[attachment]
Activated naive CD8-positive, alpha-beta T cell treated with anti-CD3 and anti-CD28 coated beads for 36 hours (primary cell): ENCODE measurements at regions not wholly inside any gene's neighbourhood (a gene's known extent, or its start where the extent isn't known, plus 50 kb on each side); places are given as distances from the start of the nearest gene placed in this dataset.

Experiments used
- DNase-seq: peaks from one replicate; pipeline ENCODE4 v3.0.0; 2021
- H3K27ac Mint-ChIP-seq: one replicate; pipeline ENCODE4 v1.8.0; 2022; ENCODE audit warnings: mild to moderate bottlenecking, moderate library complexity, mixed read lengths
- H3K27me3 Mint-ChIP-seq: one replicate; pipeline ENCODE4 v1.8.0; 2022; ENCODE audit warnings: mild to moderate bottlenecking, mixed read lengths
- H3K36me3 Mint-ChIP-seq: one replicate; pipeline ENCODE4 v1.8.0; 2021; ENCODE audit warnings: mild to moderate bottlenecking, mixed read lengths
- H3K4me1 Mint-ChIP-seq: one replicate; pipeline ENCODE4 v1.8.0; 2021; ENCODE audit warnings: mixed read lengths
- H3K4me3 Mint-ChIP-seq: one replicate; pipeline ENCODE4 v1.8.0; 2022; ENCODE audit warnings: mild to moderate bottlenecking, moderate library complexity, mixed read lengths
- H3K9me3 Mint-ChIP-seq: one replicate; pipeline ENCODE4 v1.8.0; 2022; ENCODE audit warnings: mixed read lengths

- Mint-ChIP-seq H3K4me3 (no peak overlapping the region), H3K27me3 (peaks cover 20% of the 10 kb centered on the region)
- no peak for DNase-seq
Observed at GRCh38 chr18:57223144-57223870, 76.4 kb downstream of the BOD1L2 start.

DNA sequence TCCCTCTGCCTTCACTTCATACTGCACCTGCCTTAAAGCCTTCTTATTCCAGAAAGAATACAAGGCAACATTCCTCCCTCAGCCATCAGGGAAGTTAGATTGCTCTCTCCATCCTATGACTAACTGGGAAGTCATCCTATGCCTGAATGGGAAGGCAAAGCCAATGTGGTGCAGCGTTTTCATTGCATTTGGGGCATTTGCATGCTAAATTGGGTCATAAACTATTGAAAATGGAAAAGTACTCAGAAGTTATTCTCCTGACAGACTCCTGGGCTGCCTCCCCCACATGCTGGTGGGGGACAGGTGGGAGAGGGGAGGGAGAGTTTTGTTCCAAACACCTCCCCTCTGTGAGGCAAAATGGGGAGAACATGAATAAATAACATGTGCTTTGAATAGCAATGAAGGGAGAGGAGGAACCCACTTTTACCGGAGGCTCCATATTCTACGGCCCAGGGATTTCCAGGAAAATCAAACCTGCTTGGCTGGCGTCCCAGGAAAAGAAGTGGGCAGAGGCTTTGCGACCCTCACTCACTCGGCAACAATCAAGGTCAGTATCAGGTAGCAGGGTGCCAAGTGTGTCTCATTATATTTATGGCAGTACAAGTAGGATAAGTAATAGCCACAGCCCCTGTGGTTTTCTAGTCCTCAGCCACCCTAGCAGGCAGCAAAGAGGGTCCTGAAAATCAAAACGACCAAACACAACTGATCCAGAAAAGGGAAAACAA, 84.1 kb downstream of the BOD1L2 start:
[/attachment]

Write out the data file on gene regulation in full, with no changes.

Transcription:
Activated naive CD8-positive, alpha-beta T cell treated with anti-CD3 and anti-CD28 coated beads for 36 hours (primary cell): ENCODE measurements at regions not wholly inside any gene's neighbourhood (a gene's known extent, or its start where the extent isn't known, plus 50 kb on each side); places are given as distances from the start of the nearest gene placed in this dataset.

Experiments used
- DNase-seq: peaks from one replicate; pipeline ENCODE4 v3.0.0; 2021
- H3K27ac Mint-ChIP-seq: one replicate; pipeline ENCODE4 v1.8.0; 2022; ENCODE audit warnings: mild to moderate bottlenecking, moderate library complexity, mixed read lengths
- H3K27me3 Mint-ChIP-seq: one replicate; pipeline ENCODE4 v1.8.0; 2022; ENCODE audit warnings: mild to moderate bottlenecking, mixed read lengths
- H3K36me3 Mint-ChIP-seq: one replicate; pipeline ENCODE4 v1.8.0; 2021; ENCODE audit warnings: mild to moderate bottlenecking, mixed read lengths
- H3K4me1 Mint-ChIP-seq: one replicate; pipeline ENCODE4 v1.8.0; 2021; ENCODE audit warnings: mixed read lengths
- H3K4me3 Mint-ChIP-seq: one replicate; pipeline ENCODE4 v1.8.0; 2022; ENCODE audit warnings: mild to moderate bottlenecking, moderate library complexity, mixed read lengths
- H3K9me3 Mint-ChIP-seq: one replicate; pipeline ENCODE4 v1.8.0; 2022; ENCODE audit warnings: mixed read lengths

- Mint-ChIP-seq H3K4me3 (no peak overlapping the region), H3K27me3 (peaks cover 20% of the 10 kb centered on the region)
- no peak for DNase-seq
Observed at GRCh38 chr18:57223144-57223870, 76.4 kb downstream of the BOD1L2 start.

DNA sequence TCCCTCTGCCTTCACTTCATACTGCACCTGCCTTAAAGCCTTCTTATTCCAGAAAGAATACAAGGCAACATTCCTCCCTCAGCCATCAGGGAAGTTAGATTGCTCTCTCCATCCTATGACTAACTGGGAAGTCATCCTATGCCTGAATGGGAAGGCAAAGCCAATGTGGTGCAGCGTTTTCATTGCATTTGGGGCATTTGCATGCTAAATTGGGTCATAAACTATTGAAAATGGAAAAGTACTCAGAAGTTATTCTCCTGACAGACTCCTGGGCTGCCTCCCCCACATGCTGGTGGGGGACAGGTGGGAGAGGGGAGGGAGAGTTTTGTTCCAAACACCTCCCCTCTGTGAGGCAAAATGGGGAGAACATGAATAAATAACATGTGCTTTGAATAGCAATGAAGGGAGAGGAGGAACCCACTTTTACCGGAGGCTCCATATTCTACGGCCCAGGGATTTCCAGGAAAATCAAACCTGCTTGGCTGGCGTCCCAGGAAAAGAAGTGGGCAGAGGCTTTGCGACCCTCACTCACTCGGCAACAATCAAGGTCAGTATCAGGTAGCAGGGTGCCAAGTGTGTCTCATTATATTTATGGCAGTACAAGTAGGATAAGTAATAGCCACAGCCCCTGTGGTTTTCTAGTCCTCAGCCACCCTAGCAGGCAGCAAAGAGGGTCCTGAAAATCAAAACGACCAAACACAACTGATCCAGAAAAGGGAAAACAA, 84.1 kb downstream of the BOD1L2 start: